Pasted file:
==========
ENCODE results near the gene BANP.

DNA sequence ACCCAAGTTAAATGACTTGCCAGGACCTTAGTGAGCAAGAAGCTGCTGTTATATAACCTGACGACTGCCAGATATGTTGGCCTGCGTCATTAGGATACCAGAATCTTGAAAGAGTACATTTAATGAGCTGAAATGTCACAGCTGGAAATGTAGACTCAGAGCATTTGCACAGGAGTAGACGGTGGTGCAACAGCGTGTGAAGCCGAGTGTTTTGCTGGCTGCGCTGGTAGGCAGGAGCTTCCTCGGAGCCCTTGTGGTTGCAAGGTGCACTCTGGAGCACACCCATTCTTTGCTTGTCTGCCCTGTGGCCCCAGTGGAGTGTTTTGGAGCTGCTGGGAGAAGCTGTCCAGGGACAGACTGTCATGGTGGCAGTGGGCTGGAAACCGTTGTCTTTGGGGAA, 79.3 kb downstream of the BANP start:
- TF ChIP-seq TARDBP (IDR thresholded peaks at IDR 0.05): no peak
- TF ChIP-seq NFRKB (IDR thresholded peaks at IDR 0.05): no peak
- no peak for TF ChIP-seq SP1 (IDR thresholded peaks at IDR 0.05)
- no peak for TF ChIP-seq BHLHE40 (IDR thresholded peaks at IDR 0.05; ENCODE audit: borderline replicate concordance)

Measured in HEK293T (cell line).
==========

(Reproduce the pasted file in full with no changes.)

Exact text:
ENCODE results near the gene BANP.

DNA sequence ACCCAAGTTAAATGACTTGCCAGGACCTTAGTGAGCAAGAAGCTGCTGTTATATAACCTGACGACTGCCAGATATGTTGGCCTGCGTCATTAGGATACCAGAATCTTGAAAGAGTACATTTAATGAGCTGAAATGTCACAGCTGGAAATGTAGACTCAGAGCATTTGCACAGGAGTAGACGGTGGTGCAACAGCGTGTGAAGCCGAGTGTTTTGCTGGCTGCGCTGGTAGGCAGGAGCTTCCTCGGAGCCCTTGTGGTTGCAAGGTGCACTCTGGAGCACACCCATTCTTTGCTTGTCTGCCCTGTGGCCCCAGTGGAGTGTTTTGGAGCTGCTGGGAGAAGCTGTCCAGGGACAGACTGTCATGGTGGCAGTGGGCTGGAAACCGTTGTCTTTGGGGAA, 79.3 kb downstream of the BANP start:
- TF ChIP-seq TARDBP (IDR thresholded peaks at IDR 0.05): no peak
- TF ChIP-seq NFRKB (IDR thresholded peaks at IDR 0.05): no peak
- no peak for TF ChIP-seq SP1 (IDR thresholded peaks at IDR 0.05)
- no peak for TF ChIP-seq BHLHE40 (IDR thresholded peaks at IDR 0.05; ENCODE audit: borderline replicate concordance)

Measured in HEK293T (cell line).